Five Years in the Valley of Shadow

Getting very personal today…

The Schmidt Family Home (3rd Edition!)

Five years ago today, my heart was broken and bruised.

Five years ago, my son died.

Five years ago, he was six years old.

Five years ago, I was lost.

Today, I am still lost.

I continue to stumble my way through the Valley of the Shadow of Death, trying all the while to pretend like I am a normal human being, capable of life.

I know the Lord is with me, and I am not alone.

Still, I feel alone.

Because life goes on. Time moves on. You adjust. You change. You become. Just like you did when he was born. Just like you did when every new challenge presented itself. You just do. You have responsibilities. You’re still a husband. Still a father. Still a pastor. Still alive. No matter how much you want to run and hide, life just doesn’t allow it, because life goes on…

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If In Doubt, Talk It Out

I cannot say this enough:

Talk.

Communicate.

Stop making assumptions.

Don’t talk about people – talk to them.

The longer you let things fester, the worse they get until they are irreparable.

This goes for your marriage, kids, parents, friendships, and all relationships – with family, coworkers, bosses, teachers, pastors, neighbors, you name it.

It seems easier to be mad and walk away, but it just breeds bitterness and you never truly put it behind you.

Marriages end because someone stops talking about what’s bothering them.

Parents become estranged from children because someone assumes the other won’t understand.

People walk away from jobs they love because they don’t hear that they are appreciated, and don’t ask, either.

People leave churches they grew up in because they hear a rumor and assume it’s true.

Friendships end because someone misunderstands something that was said, and never asks why.

And each of those people carry around for the rest of their lives the weight of those broken relationships, never able to fully understand how they could have been treated that way – and never having the courage to ask.

But what if it was all a misunderstanding?

What if we misread the situation?

What if the other person couldn’t read our mind?…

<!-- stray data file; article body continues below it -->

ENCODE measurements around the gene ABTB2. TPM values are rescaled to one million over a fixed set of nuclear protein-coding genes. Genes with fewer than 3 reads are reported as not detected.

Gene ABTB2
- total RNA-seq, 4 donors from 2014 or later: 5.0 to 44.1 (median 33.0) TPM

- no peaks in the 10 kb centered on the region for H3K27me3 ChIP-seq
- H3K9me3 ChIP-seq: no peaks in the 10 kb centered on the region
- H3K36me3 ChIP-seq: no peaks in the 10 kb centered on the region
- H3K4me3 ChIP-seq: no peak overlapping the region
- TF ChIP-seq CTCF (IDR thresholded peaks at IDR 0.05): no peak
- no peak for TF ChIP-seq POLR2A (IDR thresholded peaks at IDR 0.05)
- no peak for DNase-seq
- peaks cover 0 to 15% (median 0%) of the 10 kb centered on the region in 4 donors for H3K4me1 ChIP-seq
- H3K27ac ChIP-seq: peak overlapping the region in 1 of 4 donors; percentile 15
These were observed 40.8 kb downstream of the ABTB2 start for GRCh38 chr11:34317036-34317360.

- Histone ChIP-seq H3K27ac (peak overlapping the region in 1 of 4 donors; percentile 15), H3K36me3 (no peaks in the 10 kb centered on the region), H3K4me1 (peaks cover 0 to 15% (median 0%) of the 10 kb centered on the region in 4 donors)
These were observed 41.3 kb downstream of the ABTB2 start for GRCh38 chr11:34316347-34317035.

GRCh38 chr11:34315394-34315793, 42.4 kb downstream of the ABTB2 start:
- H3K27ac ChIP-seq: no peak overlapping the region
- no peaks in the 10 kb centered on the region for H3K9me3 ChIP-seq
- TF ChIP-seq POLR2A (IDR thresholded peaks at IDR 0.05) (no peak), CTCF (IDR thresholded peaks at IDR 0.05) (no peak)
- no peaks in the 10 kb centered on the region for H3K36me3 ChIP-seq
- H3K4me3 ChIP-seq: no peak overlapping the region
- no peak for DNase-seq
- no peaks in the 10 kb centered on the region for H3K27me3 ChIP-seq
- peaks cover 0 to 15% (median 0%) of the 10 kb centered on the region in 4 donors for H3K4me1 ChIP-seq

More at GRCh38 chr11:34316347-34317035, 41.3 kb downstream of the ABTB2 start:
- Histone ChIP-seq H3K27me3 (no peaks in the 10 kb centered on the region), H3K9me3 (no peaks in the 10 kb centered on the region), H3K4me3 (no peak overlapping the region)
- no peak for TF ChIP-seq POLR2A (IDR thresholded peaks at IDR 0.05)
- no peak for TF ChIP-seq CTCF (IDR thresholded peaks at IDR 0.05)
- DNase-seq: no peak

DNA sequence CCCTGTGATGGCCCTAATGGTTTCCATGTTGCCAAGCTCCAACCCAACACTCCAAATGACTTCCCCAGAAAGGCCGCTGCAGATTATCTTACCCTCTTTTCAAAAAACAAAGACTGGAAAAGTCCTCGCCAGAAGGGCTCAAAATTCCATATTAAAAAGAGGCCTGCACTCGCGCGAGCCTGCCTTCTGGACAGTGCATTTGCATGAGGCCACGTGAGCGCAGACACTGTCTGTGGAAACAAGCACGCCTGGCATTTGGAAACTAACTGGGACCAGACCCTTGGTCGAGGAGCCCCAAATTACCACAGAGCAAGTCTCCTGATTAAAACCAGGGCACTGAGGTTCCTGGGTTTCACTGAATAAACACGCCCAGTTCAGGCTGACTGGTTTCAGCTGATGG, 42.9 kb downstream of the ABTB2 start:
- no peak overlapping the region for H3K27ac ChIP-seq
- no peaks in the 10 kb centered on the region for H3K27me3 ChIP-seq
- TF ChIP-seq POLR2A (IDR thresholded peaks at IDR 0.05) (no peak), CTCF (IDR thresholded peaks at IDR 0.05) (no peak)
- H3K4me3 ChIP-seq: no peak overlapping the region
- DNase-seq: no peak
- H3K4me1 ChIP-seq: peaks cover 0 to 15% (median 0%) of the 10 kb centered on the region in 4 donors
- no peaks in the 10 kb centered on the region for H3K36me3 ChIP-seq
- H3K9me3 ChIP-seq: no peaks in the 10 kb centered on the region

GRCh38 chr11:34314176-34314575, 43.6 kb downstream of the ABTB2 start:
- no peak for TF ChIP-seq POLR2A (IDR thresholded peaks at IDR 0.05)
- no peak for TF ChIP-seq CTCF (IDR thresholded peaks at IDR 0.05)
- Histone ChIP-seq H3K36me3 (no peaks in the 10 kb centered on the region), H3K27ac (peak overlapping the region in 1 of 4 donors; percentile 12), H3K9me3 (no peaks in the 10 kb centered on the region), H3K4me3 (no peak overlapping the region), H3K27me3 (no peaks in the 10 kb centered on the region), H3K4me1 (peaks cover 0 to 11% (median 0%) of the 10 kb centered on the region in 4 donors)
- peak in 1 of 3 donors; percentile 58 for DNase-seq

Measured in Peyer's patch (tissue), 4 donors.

Yes, people hurt each other.

And yes, sometimes people are just mean.

And yes, sometimes talking leads to fighting.

And yes, sometimes things do get worse.

But sometimes out of the worst fights – out of those raw and real moments – come some of the deepest truths.

And sometimes those truths break us.

But sometimes being broken is what we need.

And sometimes what we need is to see ourselves in the eyes of that other – to realize what we ourselves have become.

Sometimes the only way we can grow is to be cut down and replanted.

I cannot tell you how many times this has been proven in my life.

Both to my astonishment…

And to my shame.

There are people in my life who mean the world to me.

And they remain in my life because I – or they – swallowed our pride and talked it out when something went wrong.

Because something always goes wrong, because we remain human, after all.

But it can only be fixed if it gets acknowledged first.

And that means you have to talk about it.

It’s not always easy.

But it’s almost always worth it.

If you need to walk away, then do it.

But then go back.

And talk.

And I know.

It’s difficult and scary.

And it leaves us vulnerable.

But even if all we learn from talking is that the relationship does need to end,

At least now we can truly say we know.

Because we tried.

We talked.

So talk.

Talk, talk, talk, talk, talk.

Talk to the person.

Oh, one more thing:

Listen.

A Lighter Note: Early Erik

I’m going to share a few things here that I had written for the longer-running family blog but which also seem appropriate for this one. Here are some thoughts I had on being a writer a few years back…